Jul 27, 2020, 08:05 ET
WASHINGTON, July 27, 2020 /PRNewswire/ -- As the re-start of America's past-time approached, federal lawmakers stepped up to the plate and hit a homerun for the environment, outdoor recreation and the preservation of America's most special natural resources.
In a landmark day for conservation, a bipartisan Congress voted 310-107 Wednesday in favor of the Great American Outdoors Act that funds national parks and public land maintenance and includes full, permanent and equitable allocations for the Land and Water Conservation Fund. The re-authorized LWCF, as approved in 2019, now includes substantial, permanent funding as originally intended for state and local recreation and natural resource protection efforts. The Act, which passed in the Senate last month, commits $900 million a year on land and water conservation and outdoor recreation access will be sent to the President's desk, where it is expected to be signed into law.
"This is a tremendous outcome for communities across the country that benefit from the economic, cultural and recreational value of America's public lands and facilities," said Lewis Ledford, executive director of the National Association of State Park Directors. "Congressional leadership, spearheaded by Senator Lisa Murkowski, chair of the Senate Energy and Natural Resources Committee, and Rep. Raul Grijalva, chair of the House Committee of Natural Resources, is to be commended for its vision in making sure this country's most special places are protected in perpetuity and recreational lands and facilities are available in communities, large and small, and appropriately funded."
Originally authorized in 1965, LWCF has endured despite years of uneven funding. Since that time, LWCF has conserved iconic landscapes in every state; protected national parks, forests, wildlife refuges, wilderness, monuments and battlefields; and supported community investments in parks and outdoor recreation opportunities. Its future had been in doubt since the original authorization expired in 2015. Now, LWCF will be a promise fully kept, as a permanent commitment to conservation, recreation and community needs that for too long have been unmet.
Many conservation organizations have long sought this outcome. The National Association of State Outdoor Recreation Liaison Officers has been a valuable partner in the overall effort, according to Ledford.
NASORLO is an organization that represents the states and territories and is a liaison to the National Park Service in the administration of the Land and Water Conservation Fund in funding outdoor recreation at the state and local government level.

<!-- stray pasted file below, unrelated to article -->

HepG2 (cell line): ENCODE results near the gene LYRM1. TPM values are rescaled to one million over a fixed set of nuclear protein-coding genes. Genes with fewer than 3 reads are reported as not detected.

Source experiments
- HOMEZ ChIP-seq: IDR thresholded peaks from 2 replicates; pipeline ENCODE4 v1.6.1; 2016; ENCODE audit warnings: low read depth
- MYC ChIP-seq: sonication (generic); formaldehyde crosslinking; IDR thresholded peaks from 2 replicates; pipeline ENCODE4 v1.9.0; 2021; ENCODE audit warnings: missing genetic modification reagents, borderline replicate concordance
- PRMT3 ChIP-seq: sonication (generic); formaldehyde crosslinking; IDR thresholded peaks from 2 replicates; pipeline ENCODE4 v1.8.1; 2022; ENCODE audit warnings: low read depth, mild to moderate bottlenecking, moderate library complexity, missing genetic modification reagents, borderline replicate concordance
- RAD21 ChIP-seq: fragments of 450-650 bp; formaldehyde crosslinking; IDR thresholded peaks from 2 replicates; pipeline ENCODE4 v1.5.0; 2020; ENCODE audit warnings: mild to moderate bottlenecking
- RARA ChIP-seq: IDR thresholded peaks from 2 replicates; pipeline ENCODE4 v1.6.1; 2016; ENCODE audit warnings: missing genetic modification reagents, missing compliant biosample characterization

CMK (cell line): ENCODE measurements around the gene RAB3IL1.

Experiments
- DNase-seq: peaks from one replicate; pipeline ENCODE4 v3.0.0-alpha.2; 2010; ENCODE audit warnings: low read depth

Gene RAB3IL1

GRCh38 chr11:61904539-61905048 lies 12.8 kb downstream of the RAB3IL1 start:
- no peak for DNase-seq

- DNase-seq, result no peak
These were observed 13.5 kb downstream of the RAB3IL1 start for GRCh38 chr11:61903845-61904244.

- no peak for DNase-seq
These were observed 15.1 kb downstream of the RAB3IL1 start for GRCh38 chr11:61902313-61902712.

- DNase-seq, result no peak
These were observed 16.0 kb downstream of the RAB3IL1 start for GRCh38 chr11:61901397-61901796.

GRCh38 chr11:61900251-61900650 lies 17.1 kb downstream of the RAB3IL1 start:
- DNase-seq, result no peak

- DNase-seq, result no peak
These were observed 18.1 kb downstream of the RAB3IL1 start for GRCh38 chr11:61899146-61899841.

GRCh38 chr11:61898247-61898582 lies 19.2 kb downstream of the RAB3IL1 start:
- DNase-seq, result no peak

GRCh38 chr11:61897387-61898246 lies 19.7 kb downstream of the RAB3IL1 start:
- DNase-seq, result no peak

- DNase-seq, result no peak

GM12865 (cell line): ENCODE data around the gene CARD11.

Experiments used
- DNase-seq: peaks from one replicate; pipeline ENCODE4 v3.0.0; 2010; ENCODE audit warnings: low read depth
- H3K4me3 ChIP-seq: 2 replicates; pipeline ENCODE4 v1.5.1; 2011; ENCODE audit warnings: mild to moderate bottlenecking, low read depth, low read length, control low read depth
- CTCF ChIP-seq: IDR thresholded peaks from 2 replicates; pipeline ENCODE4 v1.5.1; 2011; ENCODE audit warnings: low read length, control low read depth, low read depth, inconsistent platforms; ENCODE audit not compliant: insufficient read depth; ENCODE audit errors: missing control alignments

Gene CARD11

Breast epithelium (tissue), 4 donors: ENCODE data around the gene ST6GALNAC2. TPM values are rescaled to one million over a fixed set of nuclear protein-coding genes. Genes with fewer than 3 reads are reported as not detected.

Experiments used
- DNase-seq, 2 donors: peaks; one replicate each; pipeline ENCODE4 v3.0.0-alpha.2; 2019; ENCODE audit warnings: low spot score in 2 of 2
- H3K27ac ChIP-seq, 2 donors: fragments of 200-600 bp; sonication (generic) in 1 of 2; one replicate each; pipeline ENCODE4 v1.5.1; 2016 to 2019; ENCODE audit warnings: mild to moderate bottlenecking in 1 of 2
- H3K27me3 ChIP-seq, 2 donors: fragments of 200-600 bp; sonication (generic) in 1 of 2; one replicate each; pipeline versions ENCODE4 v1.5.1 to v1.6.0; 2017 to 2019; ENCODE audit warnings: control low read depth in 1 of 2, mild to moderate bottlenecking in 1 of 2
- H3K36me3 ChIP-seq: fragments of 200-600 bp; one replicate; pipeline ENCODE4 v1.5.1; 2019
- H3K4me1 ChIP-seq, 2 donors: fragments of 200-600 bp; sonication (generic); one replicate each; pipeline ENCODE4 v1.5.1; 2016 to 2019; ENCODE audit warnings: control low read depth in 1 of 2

"The passing of this milestone bill is a true testament to the power of grassroots efforts and local communities coming together to showcase the tremendous value of outdoor recreation," Linda Lanterman, Kansas State Parks director and president of NASORLO. "These funds will materialize campgrounds, ball fields and playgrounds in both urban and rural communities, having a direct benefit on youth and families and state and local parks. I'm thrilled to finally see equitable funding for the spaces that continue to add so much to our quality of life. What a win."
With this legislation, the original vision of LWCF will at last be realized. National parks, forests and wildlife refuges will be secured, and local communities will have more resources to meet their recreation needs and the confidence to make long-term investments to protect their water supplies, adapt to a changing climate and strike a needed balance between development and protection. Historical sites will be preserved to educate future generations. And sportsmen and women will no longer be frustrated by obstacles to public hunting and fishing access.
The Land and Water Conservation Fund is the nation's premier conservation program, responsible for protecting parks, wildlife refuges and recreation areas at the federal, state and local level. For more than 50 years, it provided critical funding for land and water conservation projects, recreational construction and activities and the continued historic preservation of our nation's iconic landmarks from coast-to-coast. LWCF does not use any taxpayer dollars – it is funded using a small portion of revenues from offshore oil and gas royalty payments. Outdoor recreation, conservation and historic preservation activities contribute more than $887 billion annually to the U.S. economy, supporting 7.6 million jobs.
SOURCE National Association of State Park Directors
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